Filipinos are the Minority in Historic Filipinotown and L.A.'s Japanese Population in Steady Decline | KCET
Filipinos are the Minority in Historic Filipinotown and L.A.'s Japanese Population in Steady Decline
In Historic Filipinotown, Filipinos are the minority. Among the population of 25,000, 60 percent are Latino, and only 25 percent are Filipino-Americans. That's according to Dennis Arguelles, director of program development of the Search to Involve Pilipino Americans, who presented these numbers at the forum "The Power of Place; Asian American Neighborhoods, Politics & Activism Today" in April, as reported by The FilAm.
It's an interesting statistic that brings to light the shifting demographics of L.A. and its ethnic enclaves, which historically have been home to a population of its namesake. But when you look at these neighborhoods today, many of them exist more as a symbolic and cultural center, with its population not necessarily reflecting the historic characteristics.
According to 2010 Census data, Asian are the fastest-growing population among ethnic groups in the nation. In L.A. county the Asian population saw an increase from 1.15 million in 2000 to 1.35 million in 2010, and Chinese and Filipinos rank at the top, comprising more than half of the total Asian population.
The San Gabriel Valley has seen tremendous growth, with much of its local economy pumped up with the wealth of the Chinese community. Koreatown is rapidly growing as well; with its borders seemingly expanding each month, it may soon become downtown-adjacent. But what of Historic Filipinotown? "The Filipinos were never the majority population in this area," said Arguelles in the article, but "it is the center of cultural activity for the 400,000 Filipinos who live in Southern California, who converge there for events, visit the churches and institutions that continue to thrive there."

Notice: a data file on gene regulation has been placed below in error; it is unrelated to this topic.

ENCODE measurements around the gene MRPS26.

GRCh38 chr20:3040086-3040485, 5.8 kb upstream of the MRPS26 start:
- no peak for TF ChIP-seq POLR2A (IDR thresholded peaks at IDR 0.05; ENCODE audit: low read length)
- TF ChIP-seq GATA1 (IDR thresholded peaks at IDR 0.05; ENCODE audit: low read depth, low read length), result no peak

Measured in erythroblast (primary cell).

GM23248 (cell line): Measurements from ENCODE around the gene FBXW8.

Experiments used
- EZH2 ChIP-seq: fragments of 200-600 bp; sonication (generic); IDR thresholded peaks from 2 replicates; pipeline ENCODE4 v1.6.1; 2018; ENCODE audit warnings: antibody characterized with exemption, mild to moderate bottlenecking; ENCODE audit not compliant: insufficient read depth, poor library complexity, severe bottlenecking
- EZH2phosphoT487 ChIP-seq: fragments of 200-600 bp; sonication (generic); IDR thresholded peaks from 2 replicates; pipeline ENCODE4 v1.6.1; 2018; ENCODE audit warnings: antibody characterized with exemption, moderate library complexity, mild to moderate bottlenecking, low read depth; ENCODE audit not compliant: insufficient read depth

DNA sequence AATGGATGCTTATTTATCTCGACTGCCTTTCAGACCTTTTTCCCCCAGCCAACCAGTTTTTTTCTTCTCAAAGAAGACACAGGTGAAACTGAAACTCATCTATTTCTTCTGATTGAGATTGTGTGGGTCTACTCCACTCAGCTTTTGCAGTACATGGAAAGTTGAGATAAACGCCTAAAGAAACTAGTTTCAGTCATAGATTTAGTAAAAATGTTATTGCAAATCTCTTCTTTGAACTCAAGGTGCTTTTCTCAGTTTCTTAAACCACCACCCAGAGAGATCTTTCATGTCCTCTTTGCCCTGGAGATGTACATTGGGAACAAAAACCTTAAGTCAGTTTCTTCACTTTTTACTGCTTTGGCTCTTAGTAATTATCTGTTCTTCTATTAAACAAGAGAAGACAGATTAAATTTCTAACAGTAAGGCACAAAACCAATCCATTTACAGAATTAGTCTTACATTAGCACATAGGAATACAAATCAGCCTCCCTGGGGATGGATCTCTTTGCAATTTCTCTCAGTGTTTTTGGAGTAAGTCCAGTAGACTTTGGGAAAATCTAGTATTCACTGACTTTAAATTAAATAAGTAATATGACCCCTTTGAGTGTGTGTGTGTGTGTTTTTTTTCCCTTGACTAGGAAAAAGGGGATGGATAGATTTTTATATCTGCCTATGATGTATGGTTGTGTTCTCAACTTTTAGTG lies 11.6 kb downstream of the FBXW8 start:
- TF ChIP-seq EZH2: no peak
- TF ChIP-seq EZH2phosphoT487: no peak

But with its location adjacent to rapidly-gentrifying Echo Park, recent neighborhood change may not reflect the needs of the community. Recently opened businesses in the area -- a gallery/marijuana dispensary, animation studio Screen Novelties, and Bar 1642 -- don't necessarily cater to the historic community, but rather to the neighbors to the north.
Looking at the following data, you can see how the Asian population in L.A. county grew in the past decade across all groups, with one exception: the Japanese. In fact, contrary to the national trend, the Japanese population has seen a steady decline since 1990. It's a trend that's reflected in the Little Tokyo community, where, as with Filipinotown, the ethnic group that gave the neighborhood its name is slowly fading and becoming the minority. It may be a sign of the times with Japan's economy in decline for decades, but with the country's renewed optimism, it remains to be seen if they will regain its foothold here in Los Angeles.
Asian Population in L.A. County Based on 2000 and 2010 Census Data:
Total Asian Population in L.A. County:
2000: 294,178 (26.6% of the Asian population)
2010: 393,488 (29.2%)
2000: 260,158 (23.5%)
2010: 322,110 (23.9%)
2000: 186,350 (16.9%)
2010: 216,501 (16.1%)
2000: 111,349 (10.1%)
2010: 102,287 (7.6%)
2000: 78,102 (7.1%)
2010: 87,468 (6.5%)
Here are a few programs and articles we recommend to help center your Thanksgiving celebration on honoring and amplifying Native stories, seeking truth about our history, and acknowledging Indigenous presence and wisdom.
Here’s where to find five of L.A.’s most scenic bridge crossings — and why they’re fascinating destinations in their own right.
Children whose educations have been disrupted by the pandemic may suffer life-long consequences, including shorter life spans, according to a study released today by the UCLA Fielding School of Public Health.
Many artists find work has dried up due to COVID-19, but it doesn’t mean you have to stop working entirely. Several artists and people who work with artists share their best tips on things to do when work is slow.
- 1 of 398
- next ›